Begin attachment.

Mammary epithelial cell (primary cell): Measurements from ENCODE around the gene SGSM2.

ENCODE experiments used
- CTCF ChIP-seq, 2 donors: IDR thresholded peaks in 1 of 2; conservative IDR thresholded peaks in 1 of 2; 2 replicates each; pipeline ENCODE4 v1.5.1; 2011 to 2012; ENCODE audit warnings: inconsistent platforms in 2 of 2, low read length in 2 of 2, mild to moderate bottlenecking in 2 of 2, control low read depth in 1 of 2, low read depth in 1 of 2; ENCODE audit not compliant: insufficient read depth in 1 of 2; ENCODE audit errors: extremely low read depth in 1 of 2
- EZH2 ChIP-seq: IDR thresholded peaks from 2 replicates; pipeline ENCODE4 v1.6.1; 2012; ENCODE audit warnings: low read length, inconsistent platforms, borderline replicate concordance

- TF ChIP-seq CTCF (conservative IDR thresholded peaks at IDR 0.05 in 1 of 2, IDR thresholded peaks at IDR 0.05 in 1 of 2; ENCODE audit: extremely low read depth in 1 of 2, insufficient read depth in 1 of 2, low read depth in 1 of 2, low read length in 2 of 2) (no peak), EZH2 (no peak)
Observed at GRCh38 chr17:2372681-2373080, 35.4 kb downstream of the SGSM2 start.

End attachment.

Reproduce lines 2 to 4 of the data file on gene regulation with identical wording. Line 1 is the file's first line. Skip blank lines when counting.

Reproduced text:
ENCODE experiments used
- CTCF ChIP-seq, 2 donors: IDR thresholded peaks in 1 of 2; conservative IDR thresholded peaks in 1 of 2; 2 replicates each; pipeline ENCODE4 v1.5.1; 2011 to 2012; ENCODE audit warnings: inconsistent platforms in 2 of 2, low read length in 2 of 2, mild to moderate bottlenecking in 2 of 2, control low read depth in 1 of 2, low read depth in 1 of 2; ENCODE audit not compliant: insufficient read depth in 1 of 2; ENCODE audit errors: extremely low read depth in 1 of 2
- EZH2 ChIP-seq: IDR thresholded peaks from 2 replicates; pipeline ENCODE4 v1.6.1; 2012; ENCODE audit warnings: low read length, inconsistent platforms, borderline replicate concordance